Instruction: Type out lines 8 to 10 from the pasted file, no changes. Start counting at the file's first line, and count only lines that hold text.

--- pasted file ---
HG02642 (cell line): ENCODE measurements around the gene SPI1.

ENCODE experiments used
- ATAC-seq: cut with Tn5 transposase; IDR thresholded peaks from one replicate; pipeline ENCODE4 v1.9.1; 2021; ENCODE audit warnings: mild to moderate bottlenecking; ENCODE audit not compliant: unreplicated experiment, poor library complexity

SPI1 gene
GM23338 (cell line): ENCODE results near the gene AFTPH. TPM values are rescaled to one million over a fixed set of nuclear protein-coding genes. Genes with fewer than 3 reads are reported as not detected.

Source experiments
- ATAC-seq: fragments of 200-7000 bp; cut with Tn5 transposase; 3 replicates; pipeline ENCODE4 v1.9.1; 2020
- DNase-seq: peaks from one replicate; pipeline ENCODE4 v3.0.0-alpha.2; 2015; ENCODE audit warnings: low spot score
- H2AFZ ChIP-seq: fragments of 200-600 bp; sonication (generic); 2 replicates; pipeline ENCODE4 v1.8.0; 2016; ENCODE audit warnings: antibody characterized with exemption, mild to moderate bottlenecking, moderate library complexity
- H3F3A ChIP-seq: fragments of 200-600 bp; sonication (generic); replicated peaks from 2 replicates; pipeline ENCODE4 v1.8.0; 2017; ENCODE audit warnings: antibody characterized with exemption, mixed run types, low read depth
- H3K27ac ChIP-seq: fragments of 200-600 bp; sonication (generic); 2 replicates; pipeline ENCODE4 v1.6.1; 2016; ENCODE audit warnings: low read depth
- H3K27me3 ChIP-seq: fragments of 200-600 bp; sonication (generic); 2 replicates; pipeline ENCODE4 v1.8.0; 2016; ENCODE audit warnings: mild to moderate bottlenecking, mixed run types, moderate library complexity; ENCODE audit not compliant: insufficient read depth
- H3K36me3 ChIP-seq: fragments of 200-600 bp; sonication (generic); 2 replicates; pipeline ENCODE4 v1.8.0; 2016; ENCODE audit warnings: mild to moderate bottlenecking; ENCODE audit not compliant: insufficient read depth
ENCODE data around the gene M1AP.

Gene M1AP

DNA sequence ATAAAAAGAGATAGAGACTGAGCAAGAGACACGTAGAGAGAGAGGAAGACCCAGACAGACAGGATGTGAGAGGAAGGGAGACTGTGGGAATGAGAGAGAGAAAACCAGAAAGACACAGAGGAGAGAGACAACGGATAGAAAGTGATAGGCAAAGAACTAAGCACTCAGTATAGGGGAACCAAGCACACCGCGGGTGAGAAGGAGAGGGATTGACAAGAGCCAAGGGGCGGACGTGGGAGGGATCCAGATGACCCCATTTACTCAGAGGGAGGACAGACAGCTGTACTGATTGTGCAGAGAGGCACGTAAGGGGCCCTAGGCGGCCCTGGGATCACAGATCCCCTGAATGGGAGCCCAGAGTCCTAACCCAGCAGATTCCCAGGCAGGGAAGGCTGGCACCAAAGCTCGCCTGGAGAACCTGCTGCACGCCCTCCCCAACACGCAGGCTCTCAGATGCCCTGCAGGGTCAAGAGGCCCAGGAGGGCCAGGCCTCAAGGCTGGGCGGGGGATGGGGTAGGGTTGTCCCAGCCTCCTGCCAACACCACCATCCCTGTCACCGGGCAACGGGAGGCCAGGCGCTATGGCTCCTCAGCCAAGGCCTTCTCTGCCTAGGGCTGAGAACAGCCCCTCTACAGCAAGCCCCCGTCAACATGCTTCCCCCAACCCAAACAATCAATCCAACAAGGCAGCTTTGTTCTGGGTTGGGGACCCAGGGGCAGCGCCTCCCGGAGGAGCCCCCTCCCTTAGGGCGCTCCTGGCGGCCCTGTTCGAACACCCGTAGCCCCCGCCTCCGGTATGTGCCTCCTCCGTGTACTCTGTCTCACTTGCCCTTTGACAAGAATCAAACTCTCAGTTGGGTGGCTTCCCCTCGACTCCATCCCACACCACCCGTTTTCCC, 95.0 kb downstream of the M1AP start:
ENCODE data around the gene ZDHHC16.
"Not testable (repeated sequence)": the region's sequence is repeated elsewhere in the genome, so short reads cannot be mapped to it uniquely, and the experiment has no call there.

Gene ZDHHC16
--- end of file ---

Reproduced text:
- DNase-seq: peaks from one replicate; pipeline ENCODE4 v3.0.0-alpha.2; 2015; ENCODE audit warnings: low spot score
- H2AFZ ChIP-seq: fragments of 200-600 bp; sonication (generic); 2 replicates; pipeline ENCODE4 v1.8.0; 2016; ENCODE audit warnings: antibody characterized with exemption, mild to moderate bottlenecking, moderate library complexity
- H3F3A ChIP-seq: fragments of 200-600 bp; sonication (generic); replicated peaks from 2 replicates; pipeline ENCODE4 v1.8.0; 2017; ENCODE audit warnings: antibody characterized with exemption, mixed run types, low read depth